AUSTIN, Texas — A fantasy property seemingly discarded in the aughts comes roaring back to life in “Dungeons & Dragons: Honor Among Thieves,” this time armed with the reliable and generic formula that made Marvel movies pop culture’s cornerstone some years later. It’s as if one dormant blockbuster genre were catching up to the runaway success of another, and though this movie from “Game Night” directors John Francis Daley and Jonathan Goldstein has more personality in its little dragonclaw than Courtney Solmon’s abominable take on the ultrapopular role-playing game, that’s a bit like saying “Top Gun: Maverick” is a better movie than VHS home video of toddlers crashing toy jets into their playpen.
The best thing that could have happened to “Dungeons & Dragons” is what happened this weekend: making good on its selection as opening-night film at South By Southwest, where its aesthetically nimble and four-quadrant-bulls-eyeing appeal were always going to draw big reactions a couple weeks before releasing just close enough to “Ant-Man: Quantumania” to wash some of the lingering aftertaste away. No, “Dungeons & Dragons” is by no means signaling that Renaissance Fair cosplay will replace spidermen this Halloween. But it's notable that for all the big-budget adventuring and showy razzle-dazzle Daley and Goldstein brought to this hibernating franchise, it only makes it feel like a cosplayed cousin of the MCU’s earliest endeavors. Maybe Jon Favreau should get residuals?
For a movie as overlong as its title, it’s key that the cast is game. Chris Pine appears ready to devote his handsome looks and roguish charm to another franchise; Michelle Rodriguez is right at home in a stunt-heavy sidekick role that’s more or less Letty Ortiz armed with a battleaxe; Regé -Jean Page drips with ironic cool when he takes over the movie’s strong middle section; and Justice Smith sports great comedic timing in a movie whose script (from Goldstein, Daley and Michael Gilio) is constructed almost exclusively to deliver punchlines and punches. Sophia Lillis of the “IT” movies also tags along, less of a charisma machine than a centerpiece for when things gets inventive.
As you might’ve gleaned, “Dungeons & Dragons” is a team-up movie. It’s also a caper, an action romp, a father-daughter story. But most of all, Daley and Goldstein have set out to make a suitable-for-all-ages comedy that rubs its ensemble’s distinct personalities together in hopes that the ensuing sparks will set aflame the dry tinder of the fantasy world they’ve presented. It’s effective in spots; the best laughs-per-line ratio comes when our heroes briefly go tomb-raiding, and there’s a cameo destined to rock audiences’ socks off.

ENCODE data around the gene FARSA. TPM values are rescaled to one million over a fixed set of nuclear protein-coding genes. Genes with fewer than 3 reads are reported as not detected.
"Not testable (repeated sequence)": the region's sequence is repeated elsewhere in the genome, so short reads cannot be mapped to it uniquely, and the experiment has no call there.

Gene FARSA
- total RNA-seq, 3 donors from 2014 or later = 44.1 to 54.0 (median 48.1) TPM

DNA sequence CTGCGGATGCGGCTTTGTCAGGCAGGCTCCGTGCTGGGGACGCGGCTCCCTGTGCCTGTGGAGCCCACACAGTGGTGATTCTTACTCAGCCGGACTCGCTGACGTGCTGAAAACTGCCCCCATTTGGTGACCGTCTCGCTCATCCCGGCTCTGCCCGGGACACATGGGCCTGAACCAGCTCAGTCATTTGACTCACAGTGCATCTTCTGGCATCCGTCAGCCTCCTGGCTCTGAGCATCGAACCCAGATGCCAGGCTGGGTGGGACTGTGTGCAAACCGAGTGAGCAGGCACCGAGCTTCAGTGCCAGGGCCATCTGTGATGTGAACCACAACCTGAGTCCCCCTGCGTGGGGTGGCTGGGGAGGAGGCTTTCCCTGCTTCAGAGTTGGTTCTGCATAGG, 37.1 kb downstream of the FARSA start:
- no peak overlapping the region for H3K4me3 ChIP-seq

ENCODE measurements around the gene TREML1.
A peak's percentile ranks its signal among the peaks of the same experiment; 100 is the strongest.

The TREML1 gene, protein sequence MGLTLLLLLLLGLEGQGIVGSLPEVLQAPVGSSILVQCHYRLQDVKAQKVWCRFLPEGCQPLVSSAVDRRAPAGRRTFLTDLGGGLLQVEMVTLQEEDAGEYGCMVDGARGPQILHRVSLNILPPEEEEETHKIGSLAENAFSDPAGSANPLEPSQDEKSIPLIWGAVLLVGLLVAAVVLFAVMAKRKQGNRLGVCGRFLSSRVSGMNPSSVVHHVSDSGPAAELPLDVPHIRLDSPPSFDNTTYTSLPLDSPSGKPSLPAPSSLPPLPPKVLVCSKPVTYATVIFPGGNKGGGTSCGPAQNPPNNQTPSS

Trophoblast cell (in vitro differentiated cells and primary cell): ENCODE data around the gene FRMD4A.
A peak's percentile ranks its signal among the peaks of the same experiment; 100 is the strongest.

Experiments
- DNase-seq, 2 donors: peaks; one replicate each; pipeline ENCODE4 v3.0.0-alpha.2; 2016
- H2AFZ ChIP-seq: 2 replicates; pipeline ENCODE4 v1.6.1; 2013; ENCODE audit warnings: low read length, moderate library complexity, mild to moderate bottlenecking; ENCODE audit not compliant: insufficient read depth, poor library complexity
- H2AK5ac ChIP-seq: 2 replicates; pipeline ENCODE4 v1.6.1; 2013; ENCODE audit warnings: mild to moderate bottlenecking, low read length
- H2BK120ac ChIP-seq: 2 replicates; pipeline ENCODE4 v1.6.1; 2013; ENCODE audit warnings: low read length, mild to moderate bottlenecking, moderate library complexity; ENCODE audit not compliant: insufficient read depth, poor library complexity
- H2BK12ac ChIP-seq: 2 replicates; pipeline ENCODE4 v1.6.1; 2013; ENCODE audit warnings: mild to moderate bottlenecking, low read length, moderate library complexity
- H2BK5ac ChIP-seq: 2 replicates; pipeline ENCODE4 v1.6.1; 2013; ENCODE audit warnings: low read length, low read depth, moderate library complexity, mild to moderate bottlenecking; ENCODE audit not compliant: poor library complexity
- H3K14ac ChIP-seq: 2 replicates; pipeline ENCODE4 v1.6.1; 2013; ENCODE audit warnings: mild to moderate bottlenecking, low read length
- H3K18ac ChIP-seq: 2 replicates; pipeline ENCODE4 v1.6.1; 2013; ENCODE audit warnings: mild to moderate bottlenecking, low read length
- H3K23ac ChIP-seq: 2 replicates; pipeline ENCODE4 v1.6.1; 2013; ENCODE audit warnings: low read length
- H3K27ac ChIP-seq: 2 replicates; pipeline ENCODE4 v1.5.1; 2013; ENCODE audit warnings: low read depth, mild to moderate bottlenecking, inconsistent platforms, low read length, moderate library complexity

But the more “Dungeons & Dragons” insists on its dramatically banal story of MacGuffins, magic and mischief (oh my!), the more it wears out its welcome. It isn’t for naught that you can sense the movie (and the audience) losing its buzz the more it insists on making capital-C Characters out of its endlessly quipping comedians, and there’s a shamelessly predictable redemption arc underpinning it all.
Still, there’s something to be said for how transportive “Dungeons & Dragons” can be when it’s committed to the parody-skirting bit. A few memorable set pieces show off an ingenuity that you wish coursed through the entire 134-minute runtime, but more often than not the movie’s episodic construction is enlivened by an understanding that apocalyptic battles don’t always have to strive for “Avengers: Endgame”-level gravitas. The movie knows where its tonal parameters are and can be momentarily thrilling when pushing against them; plus, the dodgy CGI and green-screen landscapes go down easier if you manage to buy into inherent crowdpleasing artifice. As for the creatures themselves? They’re delightful creations, though a poor soul by the name of Jonathan ensures that that side of the worldbuilding peaks very early on.
At a time when the Tolkienverse has jumped to streaming and HBO insists it’s only begun to explore the corners of Westeros history, maybe the most surprising thing about “Dungeons & Dragons” is that it’s a movie at all. The vastness of the world and lack of any central canon is ostensibly most suitable for serialized, imaginative storytelling. Then again, thirty-plus Marvel Studios films have blurred the line, granting “Dungeons & Dragons” the impetus to merely start from somewhere and build a sandbox that any filmmaker can create their castles in. The sure-to-be-announced sequels may or may not be helmed by Daley and Goldstein themselves, but we shouldn’t be surprised if they get wrapped up into the MCU machine anytime soon. With "Dungeons & Dragons" they’ve given as good an audition as any.
"Dungeons & Dragons" is rated PG-13 for fantasy action/violence and some language. It opens in theaters on March 31. Runtime: 2 hours, 14 minutes.
Starring Chris Pine, Michelle Rodriguez, Justice Smith, Sophia Lillis
Directed by John Francis Daley and Jonathan Goldstein | Written by Goldstein, Daley and Michael Gilio
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